Hudson highlighted what he called a “very interesting point” in the white paper, about how Amazon allows devices onto networks. Each device will assign itself a random transmission ID (TX-ID), but initially, those devices can’t communicate at all with the ID. “Amazon has a central database of *all* devices, and once the device tries to communicate with the TX-ID all of its traffic is dropped at the local gateway until the central database clears it. This clearance lasts as long as the random TX-ID does (they roll over every 15 minutes),” he explained. “This feels [like] a real novelty to me. It makes sense – if an [Amazon Fire tablet] or Alexa or whatever gets stolen, you can blacklist it centrally and it can never use Sidewalk again. But they will be able to block-list any device they don’t like the look of – I’m guessing that if anyone attempts to pull Sidewalk certificates out of valid devices to impersonate them, that will be an immediate block-list add. Sidewalk isn’t Amazon’s network – they’re not paying for the local data, etc. – but it’s their rules, and they’ll be able to kick anyone off they like.”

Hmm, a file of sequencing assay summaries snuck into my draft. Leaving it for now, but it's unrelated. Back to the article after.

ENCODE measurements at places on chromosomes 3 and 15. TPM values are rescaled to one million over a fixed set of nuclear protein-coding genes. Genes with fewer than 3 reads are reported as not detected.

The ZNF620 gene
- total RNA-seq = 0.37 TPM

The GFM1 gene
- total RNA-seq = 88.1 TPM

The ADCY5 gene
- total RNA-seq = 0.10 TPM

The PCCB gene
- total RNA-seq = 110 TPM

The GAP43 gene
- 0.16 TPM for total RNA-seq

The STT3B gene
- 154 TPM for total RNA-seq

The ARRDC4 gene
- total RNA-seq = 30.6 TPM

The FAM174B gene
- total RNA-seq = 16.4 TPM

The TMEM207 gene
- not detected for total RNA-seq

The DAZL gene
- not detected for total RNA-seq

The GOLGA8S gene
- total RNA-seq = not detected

Likewise, the EFF’s Callas approved of Amazon’s choices, with a caveat. “A lot of what I see in that cryptography is, ‘I like what you did, tell me more,’” he said. “Every new one of these [Wi-Fi protocols] that comes out, we end up finding a few bugs.”
What More There Is to Know
Callas wants to see detailed protocol documents. While the level of encryption looks “pretty good,” he has follow-up questions about “whether there’s linkability in some things they’re doing,” he said. “One thing is that they have an identifier they’re rolling every 15 minutes: at, say, 7 a.m., 7:15. If I know how to go forward from the 7:15 one, then I might be able to link 7:00 to 7:15 if it was some fixed algorithm. If they’re genuinely going to make a random algorithm every 15 minutes, they might not be linkable.”